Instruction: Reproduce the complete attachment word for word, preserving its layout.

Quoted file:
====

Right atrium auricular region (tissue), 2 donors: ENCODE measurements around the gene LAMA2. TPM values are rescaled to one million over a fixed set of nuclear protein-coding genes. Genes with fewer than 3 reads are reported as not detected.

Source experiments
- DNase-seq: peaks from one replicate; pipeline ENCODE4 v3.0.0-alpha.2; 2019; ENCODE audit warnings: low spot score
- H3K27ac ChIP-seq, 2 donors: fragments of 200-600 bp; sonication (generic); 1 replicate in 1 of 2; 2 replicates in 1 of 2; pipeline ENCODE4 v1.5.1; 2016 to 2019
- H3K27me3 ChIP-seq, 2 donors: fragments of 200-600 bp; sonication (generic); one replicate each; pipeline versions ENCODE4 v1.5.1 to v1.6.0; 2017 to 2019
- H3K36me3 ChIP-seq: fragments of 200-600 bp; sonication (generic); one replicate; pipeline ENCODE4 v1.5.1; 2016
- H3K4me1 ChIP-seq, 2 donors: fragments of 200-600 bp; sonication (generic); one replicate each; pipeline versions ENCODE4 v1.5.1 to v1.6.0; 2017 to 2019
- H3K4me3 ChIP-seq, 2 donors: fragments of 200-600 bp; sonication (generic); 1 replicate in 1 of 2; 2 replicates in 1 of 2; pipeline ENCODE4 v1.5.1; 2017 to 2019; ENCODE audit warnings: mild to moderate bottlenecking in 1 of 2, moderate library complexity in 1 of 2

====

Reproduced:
Right atrium auricular region (tissue), 2 donors: ENCODE measurements around the gene LAMA2. TPM values are rescaled to one million over a fixed set of nuclear protein-coding genes. Genes with fewer than 3 reads are reported as not detected.

Source experiments
- DNase-seq: peaks from one replicate; pipeline ENCODE4 v3.0.0-alpha.2; 2019; ENCODE audit warnings: low spot score
- H3K27ac ChIP-seq, 2 donors: fragments of 200-600 bp; sonication (generic); 1 replicate in 1 of 2; 2 replicates in 1 of 2; pipeline ENCODE4 v1.5.1; 2016 to 2019
- H3K27me3 ChIP-seq, 2 donors: fragments of 200-600 bp; sonication (generic); one replicate each; pipeline versions ENCODE4 v1.5.1 to v1.6.0; 2017 to 2019
- H3K36me3 ChIP-seq: fragments of 200-600 bp; sonication (generic); one replicate; pipeline ENCODE4 v1.5.1; 2016
- H3K4me1 ChIP-seq, 2 donors: fragments of 200-600 bp; sonication (generic); one replicate each; pipeline versions ENCODE4 v1.5.1 to v1.6.0; 2017 to 2019
- H3K4me3 ChIP-seq, 2 donors: fragments of 200-600 bp; sonication (generic); 1 replicate in 1 of 2; 2 replicates in 1 of 2; pipeline ENCODE4 v1.5.1; 2017 to 2019; ENCODE audit warnings: mild to moderate bottlenecking in 1 of 2, moderate library complexity in 1 of 2